With his hybrid pirate-come-cowboy captain of the high sea’s aesthetic, penchant for rum, and lust for the stripped-back soul of music it’s no surprise that Keith Richards is a fan of Reggae.
“What I love about reggae,” Richards regales in the recent Under the Influence documentary, “is that it’s all so natural, there’s none of this forced stuff that I was getting tired of in rock music.” He then goes on to clarify, “Rock & Roll I never get tired of, but ‘rock’ is a white man’s version, and they turn it into a march, that’s [the modern] version of rock. Excuse me,” he adds humorously, “I prefer the roll.”
When it comes to reggae and roots music Keith has always had his finger on the pulse. Back in 1973, The Rolling Stones were cutting Goats Head Soup in Jamaica, a time which he remembered fondly in an interview with Rolling Stone magazine, “[It was] very memorable, especially in that year. Because that was ’73. That was the year that [Bob] Marley and the Wailers put out Catch A Fire.”
“I remember being in Jamaica. There was this feeling in the air, actually, that Jamaica was starting to make a mark on the map. It was a great feeling.” After the record was cut, Richards decided to stay in Jamaica for a while where he immersed himself in the vivified culture and basked in the sun-soaked glory of Reggae for a while.
Richards told the BBC Radio 4’s Desert Island Discs show is that Gregory Isaacs’ ‘Extra Classic’ is the one track that he couldn’t live without. Speaking of his time in Jamaica he declared his love of Isaacs, saying, “I’ve always thought that Gregory was one of the best songwriters that came out of that island and a sweet singer.”His love for ‘Extra Classic’ even stretches a step further as he states: ‘Extra Classic’ was a song where I met my old lady, so I thought I’d carry that through.”
‘Innocent People Cry’ is another Gregory Isaacs track that rests firmly amid his favourites, the rather more soulful jam stirs up Richards emotional side with a social lament.
Elsewhere in the Reggae realm, Richards digs into some recent stuff. He once described The Itals 1998 track ‘In a Dis Ya Time’ as “the perfect Reggae song.” The Itals are a Grammy-nominated Jamaican vocal group known for their classic soaring harmonies and socially conscious lyrics, that seem strangely akin to some early Stones stuff.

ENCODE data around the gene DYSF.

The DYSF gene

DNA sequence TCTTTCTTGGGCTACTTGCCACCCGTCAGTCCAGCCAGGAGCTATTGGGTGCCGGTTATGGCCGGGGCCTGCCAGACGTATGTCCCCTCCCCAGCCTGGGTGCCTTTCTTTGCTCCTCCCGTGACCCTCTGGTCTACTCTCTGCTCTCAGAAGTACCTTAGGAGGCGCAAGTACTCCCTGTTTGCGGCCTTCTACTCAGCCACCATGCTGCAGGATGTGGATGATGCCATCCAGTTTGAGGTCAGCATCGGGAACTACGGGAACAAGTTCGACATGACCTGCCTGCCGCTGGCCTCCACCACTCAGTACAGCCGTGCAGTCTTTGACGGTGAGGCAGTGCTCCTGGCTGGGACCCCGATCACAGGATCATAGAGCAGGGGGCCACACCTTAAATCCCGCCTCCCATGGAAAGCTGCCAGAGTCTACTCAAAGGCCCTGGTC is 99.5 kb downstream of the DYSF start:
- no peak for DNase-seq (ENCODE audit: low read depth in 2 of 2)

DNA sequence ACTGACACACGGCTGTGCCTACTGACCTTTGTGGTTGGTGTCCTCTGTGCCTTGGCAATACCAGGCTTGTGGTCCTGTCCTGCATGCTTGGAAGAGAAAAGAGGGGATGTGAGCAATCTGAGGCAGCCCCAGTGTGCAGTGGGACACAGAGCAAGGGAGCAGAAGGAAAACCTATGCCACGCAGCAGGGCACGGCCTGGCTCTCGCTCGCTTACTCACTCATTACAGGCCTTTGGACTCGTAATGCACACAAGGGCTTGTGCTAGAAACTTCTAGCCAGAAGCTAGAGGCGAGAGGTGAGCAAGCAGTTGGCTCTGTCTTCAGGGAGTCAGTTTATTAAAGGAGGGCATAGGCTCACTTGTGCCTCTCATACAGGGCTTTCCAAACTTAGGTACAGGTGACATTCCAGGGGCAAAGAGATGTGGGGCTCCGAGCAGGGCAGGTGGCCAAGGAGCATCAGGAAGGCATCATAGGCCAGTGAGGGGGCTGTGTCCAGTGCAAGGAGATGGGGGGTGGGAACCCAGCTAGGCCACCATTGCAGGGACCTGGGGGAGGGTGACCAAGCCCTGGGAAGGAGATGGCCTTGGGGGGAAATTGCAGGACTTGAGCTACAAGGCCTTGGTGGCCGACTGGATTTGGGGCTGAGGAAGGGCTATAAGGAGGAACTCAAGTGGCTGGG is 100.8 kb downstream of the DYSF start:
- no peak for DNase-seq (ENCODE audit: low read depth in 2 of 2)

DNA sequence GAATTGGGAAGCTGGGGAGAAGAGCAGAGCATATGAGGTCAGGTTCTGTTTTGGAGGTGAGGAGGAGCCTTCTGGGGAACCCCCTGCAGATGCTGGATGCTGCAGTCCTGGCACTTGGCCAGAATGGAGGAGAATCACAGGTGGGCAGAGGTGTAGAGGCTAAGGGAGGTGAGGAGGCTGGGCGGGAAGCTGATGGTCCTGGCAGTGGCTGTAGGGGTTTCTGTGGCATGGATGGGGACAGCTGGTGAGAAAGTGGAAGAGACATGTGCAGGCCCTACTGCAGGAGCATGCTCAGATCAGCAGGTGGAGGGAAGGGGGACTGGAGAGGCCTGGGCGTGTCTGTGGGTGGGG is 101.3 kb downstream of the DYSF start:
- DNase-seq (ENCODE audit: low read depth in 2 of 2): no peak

In the 2010 interview with Rolling Stone magazine in which Richards discussed reggae, he also linked the genre back to the roots music that serves as the platform for his rock and roll. Speaking of the inexorable link between Blues and Reggae as a sort of musical exultation from enforced hardships, Richards reaffirmed his undying love for Robert Johnson. The track he touted, in particular, was ’32-20’, the Robert Johnson that stands out from his back catalogue for its swinging vibe. Completing the blues roots contingent were ‘Where Did You Leave Heaven’ by Big Bill Broonzy, Jesse Fuller’s version of the old blues standard ‘Stagolee’, the early blues-rock anthem ‘It Hurts Me Too’ by Elmore James, along with the record that Richards told Q magazine “inspired [his] guitar weaving” Little Walters’ ‘Key to the Highway’ from one of Richards’ favourite albums Hate To See You Go.
The link that runs through all these records is not just the shared origin but the undeniable soul, transcendence and indelible sense of exuberance in the playing. As the great man once said, “Good music comes out of people playing together, knowing what they want to do and going for it.”
You can dive into the full compiled list below and listen to the curated playlist of sweet soulful sounds that Richards lists amongst his favourites too.
Keith Richards’ favourite reggae songs of all time:
- ‘Stagolee’ by Jesse Fuller, 1958
- ‘When Did You Leave Heaven’ by Big Bill Broonzy, 1951
- ‘It Hurts Me Too’ by Elmore James, 1957
- ‘Extra Classic’ by Gregory Isaacs, 1977
- ‘Key to the Highway’ Little Walter, 1958
- ‘Piece of My Heart’ Erma Franklin, 1967
- ‘In a Dis Ya Time’ The Itals, 1998
- ‘Innocent People Cry’ Gregory Isaacs, 1974
- ‘Memphis, Tennessee’ Chuck Berry, 1958
- ‘32-20’ Robert Johnson, 1936